New film explores how deaf culture contributes to live entertainment
Cat Brewer knows all about how music can uplift the spirit and transform consciousness. In 2014, amid the implosion of her marriage, she sought relief in sound, regularly going out to catch musicians who could speak to her battered heart. But it wasn’t Gavin DeGraw’s chiseled face or confessional songs that caught his eye during his show in Napa that year. On the contrary, Brewer was struck by the performer on stage, translating DeGraw’s lyrics into American Sign Language for the deaf and hard of hearing in the audience.
“I ended up paying more attention to him than to DeGraw, who I had a major crush on,” said Brewer, a longtime Alameda resident who now lives in rural North Carolina. “I’ve been going to concerts since I was a kid and I don’t remember seeing an ASL interpreter. I didn’t know deaf people liked music. I was completely ignorant, so after the show, I started talking to the interpreter and some deaf people who were there, through the interpreter.
The conversation she started that day turned into an epic quest to understand how live entertainment is, or too often, made accessible to deaf fans, a search that culminated in her first film, sign the show.
The feature-length documentary makes its Bay Area premiere Sept. 14 at her alma mater, Cal State University East Bay, where she’ll be on hand for a post-screening Q&A with two of the film’s subjects, Julie Rems-Smario, an award-winning deaf activist and Matt Maxey, the founder of hip-hop performing organization DEAFinitely Dope and singer of Chance the Rapper on his 2017 tour.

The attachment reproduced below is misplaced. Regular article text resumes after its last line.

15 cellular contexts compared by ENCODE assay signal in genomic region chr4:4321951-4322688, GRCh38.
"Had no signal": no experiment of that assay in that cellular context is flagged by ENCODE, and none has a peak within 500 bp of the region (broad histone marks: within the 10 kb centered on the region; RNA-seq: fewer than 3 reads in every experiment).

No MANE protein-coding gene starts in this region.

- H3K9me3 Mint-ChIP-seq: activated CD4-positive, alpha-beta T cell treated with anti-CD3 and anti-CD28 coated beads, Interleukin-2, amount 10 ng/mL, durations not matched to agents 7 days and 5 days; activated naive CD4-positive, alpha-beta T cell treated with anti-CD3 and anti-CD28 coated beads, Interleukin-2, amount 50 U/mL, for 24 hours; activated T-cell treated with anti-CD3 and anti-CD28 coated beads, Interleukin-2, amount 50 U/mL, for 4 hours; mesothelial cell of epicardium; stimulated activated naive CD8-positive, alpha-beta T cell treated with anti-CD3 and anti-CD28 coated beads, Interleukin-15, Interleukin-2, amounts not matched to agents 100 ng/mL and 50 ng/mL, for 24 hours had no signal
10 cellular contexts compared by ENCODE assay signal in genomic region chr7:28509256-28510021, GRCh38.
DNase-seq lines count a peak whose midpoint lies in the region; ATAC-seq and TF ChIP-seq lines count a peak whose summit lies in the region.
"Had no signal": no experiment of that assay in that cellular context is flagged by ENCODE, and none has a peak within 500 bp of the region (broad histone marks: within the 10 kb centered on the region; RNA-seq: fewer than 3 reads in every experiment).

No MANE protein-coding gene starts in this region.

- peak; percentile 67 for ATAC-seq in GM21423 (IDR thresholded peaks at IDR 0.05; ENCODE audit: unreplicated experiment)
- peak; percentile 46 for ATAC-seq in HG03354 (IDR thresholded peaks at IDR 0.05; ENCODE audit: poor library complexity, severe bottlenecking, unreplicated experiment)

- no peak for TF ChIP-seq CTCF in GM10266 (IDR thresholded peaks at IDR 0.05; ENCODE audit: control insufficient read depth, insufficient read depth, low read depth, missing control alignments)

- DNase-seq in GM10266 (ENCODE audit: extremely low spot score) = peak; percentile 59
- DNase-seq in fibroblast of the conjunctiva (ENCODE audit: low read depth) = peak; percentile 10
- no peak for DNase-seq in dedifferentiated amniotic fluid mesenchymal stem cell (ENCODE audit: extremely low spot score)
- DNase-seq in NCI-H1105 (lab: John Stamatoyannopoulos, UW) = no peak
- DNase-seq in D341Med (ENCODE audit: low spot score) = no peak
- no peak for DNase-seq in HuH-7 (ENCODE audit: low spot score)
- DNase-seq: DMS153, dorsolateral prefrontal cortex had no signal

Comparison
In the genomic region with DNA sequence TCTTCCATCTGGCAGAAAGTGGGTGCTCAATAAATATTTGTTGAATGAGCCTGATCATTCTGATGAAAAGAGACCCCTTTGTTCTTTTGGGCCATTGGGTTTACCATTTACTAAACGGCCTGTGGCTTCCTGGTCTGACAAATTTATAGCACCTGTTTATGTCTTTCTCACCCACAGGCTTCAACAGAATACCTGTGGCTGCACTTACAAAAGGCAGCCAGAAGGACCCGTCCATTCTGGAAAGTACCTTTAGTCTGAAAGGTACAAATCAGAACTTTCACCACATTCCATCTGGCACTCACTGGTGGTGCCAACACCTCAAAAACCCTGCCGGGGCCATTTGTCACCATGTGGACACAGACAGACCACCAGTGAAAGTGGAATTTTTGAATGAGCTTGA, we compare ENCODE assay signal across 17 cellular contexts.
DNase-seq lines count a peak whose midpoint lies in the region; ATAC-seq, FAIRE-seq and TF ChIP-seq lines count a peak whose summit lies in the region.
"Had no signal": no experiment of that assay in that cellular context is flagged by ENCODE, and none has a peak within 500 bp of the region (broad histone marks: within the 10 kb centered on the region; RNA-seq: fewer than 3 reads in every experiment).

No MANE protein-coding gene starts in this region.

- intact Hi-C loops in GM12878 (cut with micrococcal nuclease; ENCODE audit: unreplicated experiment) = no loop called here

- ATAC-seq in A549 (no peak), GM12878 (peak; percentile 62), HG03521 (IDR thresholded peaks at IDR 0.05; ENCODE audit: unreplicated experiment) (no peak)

sign the show also screened at Holy Names University on September 16 as part of the Oakland International Film Festival (running September 15-24 at venues across the city). It will be preceded by two short films and followed by a Q&A with Brewer.
The documentary offers a deep dive into how deaf culture navigates and intersects with the live entertainment that hearing people take for granted. The majority of the film focuses on how effective and artful ASL performance can open up music to deaf audiences, beginning with an intro sequence featuring Oakland’s R&B institution Tony! Tony! Your! at the Alameda County Fair. As the sound repeatedly drops and returns, his camera finds the ASL performer grooving to the beat and signing the song to the beat.
The film clearly shows how tenuous access can be for 40 million deaf and hard of hearing Americans. The door began to open in 1990 when President George HW Bush signed the Americans With Disabilities Act, which requires venues to provide reasonable accommodations to make performances accessible. Julie Rems-Smario, a longtime educational consultant who works at the California School for the Deaf in Pleasanton, recalls what it was like before the ADA, going to see Prince and having “to study his words before attending the concert to understand what he may be singing,” she wrote in an email.
“Today we have more access thanks to ADA, but we still don’t have access everywhere. You still have to book in advance and make sure the performers are suitable for the type of entertainment. This n There’s not one size fits all when it comes to entertainment performers. For example, it’s important to hire performers with specific skills to perform gigs by rappers such as Waka Flocka.
Odie Ashford has worked in many concerts and festivals over the years. She had been hired several times to do small shows, but nothing really prepared her for her first big showcase, signing OutKast and LL Cool J to BottleRock Napa Valley in 2014. Working in two-person teams so a performer could do a break every 20 minutes, the work requires more than ASL fluency and endurance. Judgment and the ability to instantly render colloquial, slang or cryptic lyrics are also required.